Date of Award
Doctor of Philosophy (PhD)
Social stigma is consistently mentioned in the literature as one of the barriers
preventing Latinos from seeking, accessing and remaining in mental health care. This
study focuses specifically on social stigma as a barrier to remain in psychotherapy.
Social stigma is understood as the internalized fear of severe social disapproval for
behaving against acceptable cultural meaning systems. With intersubjective theory as
the analytical framework, this study primarily explores, through a series of focus groups
with Latino mental health service providers of Latino clients, the perceptions those
practitioners have regarding the influence of social stigma on the therapeutic
relationship and the ways they address this issue in their practice. The constant
comparison method from a grounded theory perspective and the software NVivo, as an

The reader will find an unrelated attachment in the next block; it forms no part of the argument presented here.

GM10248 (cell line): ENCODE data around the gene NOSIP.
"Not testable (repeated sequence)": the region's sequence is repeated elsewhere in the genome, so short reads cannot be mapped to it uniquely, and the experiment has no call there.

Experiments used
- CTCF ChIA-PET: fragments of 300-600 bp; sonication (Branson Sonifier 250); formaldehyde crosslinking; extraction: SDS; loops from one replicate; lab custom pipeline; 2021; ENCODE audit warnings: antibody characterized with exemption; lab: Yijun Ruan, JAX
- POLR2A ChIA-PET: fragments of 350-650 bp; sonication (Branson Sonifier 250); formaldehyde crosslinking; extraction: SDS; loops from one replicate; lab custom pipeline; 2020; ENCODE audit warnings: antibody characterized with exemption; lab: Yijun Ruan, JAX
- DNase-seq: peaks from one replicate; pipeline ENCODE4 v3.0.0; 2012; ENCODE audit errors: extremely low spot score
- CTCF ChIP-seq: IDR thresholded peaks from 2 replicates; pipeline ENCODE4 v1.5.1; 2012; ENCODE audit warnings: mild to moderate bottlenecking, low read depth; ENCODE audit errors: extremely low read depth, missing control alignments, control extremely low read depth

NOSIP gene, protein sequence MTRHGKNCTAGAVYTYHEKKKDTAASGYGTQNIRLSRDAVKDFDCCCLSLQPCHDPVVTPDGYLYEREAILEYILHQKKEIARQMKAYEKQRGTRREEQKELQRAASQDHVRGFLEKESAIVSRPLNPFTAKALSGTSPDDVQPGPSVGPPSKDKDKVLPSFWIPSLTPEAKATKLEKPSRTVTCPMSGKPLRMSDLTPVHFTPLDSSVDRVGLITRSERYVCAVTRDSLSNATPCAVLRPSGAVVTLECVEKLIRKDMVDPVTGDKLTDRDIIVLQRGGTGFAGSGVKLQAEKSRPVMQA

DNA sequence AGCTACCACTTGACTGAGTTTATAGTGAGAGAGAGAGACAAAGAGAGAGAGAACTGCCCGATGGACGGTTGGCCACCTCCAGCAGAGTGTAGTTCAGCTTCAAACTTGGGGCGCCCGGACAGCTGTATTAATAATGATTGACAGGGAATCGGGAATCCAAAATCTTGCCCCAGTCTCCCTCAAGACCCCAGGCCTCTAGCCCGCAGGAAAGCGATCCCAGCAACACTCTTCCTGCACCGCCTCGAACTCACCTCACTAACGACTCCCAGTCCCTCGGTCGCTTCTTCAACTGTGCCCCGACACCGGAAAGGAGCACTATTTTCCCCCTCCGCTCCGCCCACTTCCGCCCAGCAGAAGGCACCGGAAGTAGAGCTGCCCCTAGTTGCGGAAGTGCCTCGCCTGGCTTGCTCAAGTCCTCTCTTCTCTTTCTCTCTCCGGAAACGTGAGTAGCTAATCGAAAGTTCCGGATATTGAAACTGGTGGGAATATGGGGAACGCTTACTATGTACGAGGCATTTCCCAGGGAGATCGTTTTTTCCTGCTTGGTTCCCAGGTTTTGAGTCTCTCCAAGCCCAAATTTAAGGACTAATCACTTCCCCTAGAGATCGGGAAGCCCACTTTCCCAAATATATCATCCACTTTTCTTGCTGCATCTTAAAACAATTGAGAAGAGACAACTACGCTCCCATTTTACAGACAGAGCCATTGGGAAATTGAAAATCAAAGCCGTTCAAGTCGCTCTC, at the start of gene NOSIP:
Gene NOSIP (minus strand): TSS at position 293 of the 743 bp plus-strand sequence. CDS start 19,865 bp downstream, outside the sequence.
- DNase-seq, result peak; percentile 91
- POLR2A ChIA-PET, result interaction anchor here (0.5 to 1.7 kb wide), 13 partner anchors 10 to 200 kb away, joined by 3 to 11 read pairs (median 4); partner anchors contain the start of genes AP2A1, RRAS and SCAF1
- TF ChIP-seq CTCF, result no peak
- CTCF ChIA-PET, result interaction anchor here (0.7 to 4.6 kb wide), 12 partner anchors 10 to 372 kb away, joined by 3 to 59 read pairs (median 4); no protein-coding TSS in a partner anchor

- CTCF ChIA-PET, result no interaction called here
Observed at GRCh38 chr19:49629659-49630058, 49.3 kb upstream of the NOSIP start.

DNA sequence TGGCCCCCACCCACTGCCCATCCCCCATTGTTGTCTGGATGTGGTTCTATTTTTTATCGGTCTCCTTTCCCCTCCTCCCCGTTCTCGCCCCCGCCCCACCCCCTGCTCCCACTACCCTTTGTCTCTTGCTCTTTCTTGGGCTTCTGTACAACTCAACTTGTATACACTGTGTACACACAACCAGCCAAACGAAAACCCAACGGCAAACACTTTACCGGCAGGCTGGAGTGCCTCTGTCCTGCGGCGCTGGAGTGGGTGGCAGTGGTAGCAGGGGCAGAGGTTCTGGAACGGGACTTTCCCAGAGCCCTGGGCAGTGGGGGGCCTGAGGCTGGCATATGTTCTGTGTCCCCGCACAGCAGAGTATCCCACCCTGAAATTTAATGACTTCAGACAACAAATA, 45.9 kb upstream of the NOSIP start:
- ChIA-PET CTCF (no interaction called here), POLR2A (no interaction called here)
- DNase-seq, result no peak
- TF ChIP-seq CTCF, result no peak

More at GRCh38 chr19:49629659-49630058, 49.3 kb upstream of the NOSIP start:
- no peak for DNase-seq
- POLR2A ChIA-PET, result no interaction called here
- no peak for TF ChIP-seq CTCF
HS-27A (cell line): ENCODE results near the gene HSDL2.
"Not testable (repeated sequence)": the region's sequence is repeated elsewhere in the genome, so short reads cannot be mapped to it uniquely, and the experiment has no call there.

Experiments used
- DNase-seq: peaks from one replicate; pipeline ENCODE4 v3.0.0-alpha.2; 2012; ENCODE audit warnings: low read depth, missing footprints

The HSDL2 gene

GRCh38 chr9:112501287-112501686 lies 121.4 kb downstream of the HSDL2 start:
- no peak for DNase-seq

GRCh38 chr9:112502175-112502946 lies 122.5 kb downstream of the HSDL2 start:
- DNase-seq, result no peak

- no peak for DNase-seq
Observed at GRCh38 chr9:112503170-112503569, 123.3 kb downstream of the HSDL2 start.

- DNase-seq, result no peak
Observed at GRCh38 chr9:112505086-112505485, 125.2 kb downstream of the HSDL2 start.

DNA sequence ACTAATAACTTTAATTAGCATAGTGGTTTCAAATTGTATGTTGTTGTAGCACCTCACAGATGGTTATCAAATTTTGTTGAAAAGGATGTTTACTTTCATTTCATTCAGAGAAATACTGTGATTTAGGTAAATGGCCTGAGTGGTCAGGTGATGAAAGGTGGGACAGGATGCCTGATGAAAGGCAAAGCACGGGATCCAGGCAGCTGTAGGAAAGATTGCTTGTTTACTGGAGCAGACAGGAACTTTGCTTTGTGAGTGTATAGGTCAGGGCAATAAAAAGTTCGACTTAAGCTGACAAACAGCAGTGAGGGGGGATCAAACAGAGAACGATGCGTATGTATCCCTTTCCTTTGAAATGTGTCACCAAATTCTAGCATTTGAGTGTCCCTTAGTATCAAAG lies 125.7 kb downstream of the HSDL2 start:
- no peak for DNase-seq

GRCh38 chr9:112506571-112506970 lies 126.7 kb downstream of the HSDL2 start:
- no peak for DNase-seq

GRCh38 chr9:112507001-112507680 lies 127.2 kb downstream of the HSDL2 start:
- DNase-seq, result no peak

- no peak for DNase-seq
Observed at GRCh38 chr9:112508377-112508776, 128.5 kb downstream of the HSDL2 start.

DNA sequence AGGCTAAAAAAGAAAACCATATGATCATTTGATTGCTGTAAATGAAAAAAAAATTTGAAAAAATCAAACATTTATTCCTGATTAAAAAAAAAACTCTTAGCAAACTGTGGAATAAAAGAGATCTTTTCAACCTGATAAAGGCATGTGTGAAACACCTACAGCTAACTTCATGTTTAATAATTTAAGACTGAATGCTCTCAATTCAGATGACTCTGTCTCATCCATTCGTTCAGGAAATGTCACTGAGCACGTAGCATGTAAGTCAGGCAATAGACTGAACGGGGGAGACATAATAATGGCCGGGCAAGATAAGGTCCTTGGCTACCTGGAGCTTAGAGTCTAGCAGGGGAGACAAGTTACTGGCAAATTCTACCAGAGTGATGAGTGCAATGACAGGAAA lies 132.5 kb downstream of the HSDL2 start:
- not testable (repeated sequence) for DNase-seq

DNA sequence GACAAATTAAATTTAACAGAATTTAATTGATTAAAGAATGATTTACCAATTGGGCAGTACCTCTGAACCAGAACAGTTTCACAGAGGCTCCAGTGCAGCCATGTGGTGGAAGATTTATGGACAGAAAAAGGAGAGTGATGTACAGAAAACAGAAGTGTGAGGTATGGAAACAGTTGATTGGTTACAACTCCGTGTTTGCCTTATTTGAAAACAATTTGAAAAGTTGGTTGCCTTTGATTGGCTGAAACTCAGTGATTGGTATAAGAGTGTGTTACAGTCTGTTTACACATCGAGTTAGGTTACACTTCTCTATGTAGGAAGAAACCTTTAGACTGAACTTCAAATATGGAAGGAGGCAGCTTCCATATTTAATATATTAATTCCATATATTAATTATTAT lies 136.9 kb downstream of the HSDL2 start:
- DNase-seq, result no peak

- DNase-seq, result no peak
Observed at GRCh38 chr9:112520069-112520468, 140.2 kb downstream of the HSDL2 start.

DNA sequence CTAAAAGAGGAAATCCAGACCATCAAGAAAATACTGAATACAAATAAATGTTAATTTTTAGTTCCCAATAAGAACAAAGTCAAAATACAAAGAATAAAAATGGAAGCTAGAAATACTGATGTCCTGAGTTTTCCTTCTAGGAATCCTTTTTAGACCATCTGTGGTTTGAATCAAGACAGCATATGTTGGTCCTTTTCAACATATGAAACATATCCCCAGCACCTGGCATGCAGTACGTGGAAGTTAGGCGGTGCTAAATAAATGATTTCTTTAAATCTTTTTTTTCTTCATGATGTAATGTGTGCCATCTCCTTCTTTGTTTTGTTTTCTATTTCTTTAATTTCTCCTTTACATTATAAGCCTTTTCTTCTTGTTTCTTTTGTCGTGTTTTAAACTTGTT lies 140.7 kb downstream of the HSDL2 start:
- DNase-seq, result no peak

auxiliary, were used for data analysis. It was found that social stigma is perceived by
participants as inextricably linked to the engagement process. It is not seen as playing a
significant role in the dropout of clients from therapy. Participants see themselves as
responsible for engaging their clients and eventually addressing any barriers they may
bring to the therapeutic encounter, including social stigma. The most common
strategies reported by participants to fulfill these responsibilities are the use of flexible
boundaries when interacting with clients, and the use of psychoeducation to inform
them about the meaning and implications of the therapeutic process. Participants strongly recommend the use of groups as a therapy modality for effectively engaging
clients and addressing the issue of social stigma.
Cifuentes, Mauricio Jose, "The Impact of Social Stigma on the Therapeutic Relationship for Latino Clinicians: The Elephant in the Room?" (2010). Dissertations. 259.
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Copyright © 2010 Mauricio Jose Cifuentes